Angela Merkel on Sunday became only the third German leader to win a fourth term as chancellor though her conservatives shed support as smaller parties made gains in the elections, among them the far-right Alternative for Germany (AfD).
Merkel’s Christian Democratic Union (CDU) and its Bavarian sister party, the Christian Social Union (SCU) won 33% of the vote for the Bundestag.
Merkel acknowledged the decline in support from 41.5% in the last parliamentary elections in 2013, saying though she had secured the mandate to form a government, she had hoped for a stronger result.
The chancellor also stressed that nobody else had won enough votes to “form a government against us”.
The Social Democratic Party, with whom she formed a governing coalition four years ago, secured only 21% of the vote in their worst performance since 1949 and promptly announced that it would return to the opposition.
This leaves Merkel with only one option for a governing coalition — a three-party pact with the Greens and the pro-business Free Democratics (FDP), both of whom increased their vote share on Sunday. The FDP won more than twice the number of votes in did four years ago with 11%.
A senior official from the SPD stressed that the Greens and FDP now had a duty to cooperate in forming a government. It would make for a so-called Jamaica coalition — a reference to the parties’s black, green and yellow colours.
Merkel governed in coalition with the FDP between 2009 and 2013, and has hinted that she would be happy to include the Greens in government. The Frankfurter Allgemeine newspaper pointed out however that such an arrangement, would be less acceptable to her more conservative partners in the CSU.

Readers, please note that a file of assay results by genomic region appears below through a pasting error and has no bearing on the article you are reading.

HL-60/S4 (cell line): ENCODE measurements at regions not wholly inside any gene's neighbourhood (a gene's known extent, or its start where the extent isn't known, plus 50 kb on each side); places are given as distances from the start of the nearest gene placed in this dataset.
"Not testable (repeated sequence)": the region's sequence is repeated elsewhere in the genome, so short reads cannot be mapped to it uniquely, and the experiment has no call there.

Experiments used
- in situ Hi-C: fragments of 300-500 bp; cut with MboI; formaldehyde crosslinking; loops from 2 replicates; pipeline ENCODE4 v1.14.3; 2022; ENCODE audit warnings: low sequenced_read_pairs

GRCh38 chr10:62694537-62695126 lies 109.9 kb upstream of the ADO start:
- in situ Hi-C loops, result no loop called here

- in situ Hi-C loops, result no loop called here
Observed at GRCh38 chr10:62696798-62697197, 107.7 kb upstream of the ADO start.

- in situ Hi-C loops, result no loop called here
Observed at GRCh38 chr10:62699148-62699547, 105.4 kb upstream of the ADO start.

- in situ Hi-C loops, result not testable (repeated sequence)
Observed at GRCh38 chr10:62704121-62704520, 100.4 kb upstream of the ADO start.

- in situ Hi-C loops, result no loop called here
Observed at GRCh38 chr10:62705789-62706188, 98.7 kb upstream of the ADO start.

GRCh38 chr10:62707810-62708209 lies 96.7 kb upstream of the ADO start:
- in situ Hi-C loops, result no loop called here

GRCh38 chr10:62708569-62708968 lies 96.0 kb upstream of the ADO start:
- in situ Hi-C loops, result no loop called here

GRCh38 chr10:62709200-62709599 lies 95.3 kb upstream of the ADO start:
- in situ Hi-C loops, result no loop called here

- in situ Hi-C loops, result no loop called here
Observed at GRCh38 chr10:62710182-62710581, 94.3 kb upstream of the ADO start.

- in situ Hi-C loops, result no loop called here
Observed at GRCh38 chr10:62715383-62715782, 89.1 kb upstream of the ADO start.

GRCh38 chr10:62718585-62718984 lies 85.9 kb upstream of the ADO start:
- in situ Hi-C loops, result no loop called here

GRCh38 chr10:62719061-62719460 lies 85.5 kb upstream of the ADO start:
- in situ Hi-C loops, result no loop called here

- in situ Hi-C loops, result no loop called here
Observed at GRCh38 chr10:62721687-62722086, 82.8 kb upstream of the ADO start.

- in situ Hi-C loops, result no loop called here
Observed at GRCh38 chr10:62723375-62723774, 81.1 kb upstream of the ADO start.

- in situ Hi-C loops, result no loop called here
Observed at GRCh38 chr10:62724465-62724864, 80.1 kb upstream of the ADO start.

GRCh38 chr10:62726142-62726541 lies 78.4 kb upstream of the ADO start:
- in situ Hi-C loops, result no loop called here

But the newspaper also pointed out that Merkel overcame a dip in support due to her decision to open German borders to a million refugees, because voters were mindful that Germany has remained an island of prosperity and calm while political storms blow elsewhere.
The SPD’s Martin Schulz, her challenger for the chancellery, failed to capitalise on the discontent “showing here and there”, it said.
The AfD achieved that, swallowing up votes particularly in the former East Germany to become the third biggest party in the Bundestag. Its surge in support has raised fears in a country forever mindful of its Nazi past and protesters gathered near Berlin’s Alexanderplatz on Sunday night in a show of disapproval of the party’s anti-immigration policies.
“All of Berlin hates the AfD,” the protesters shouted.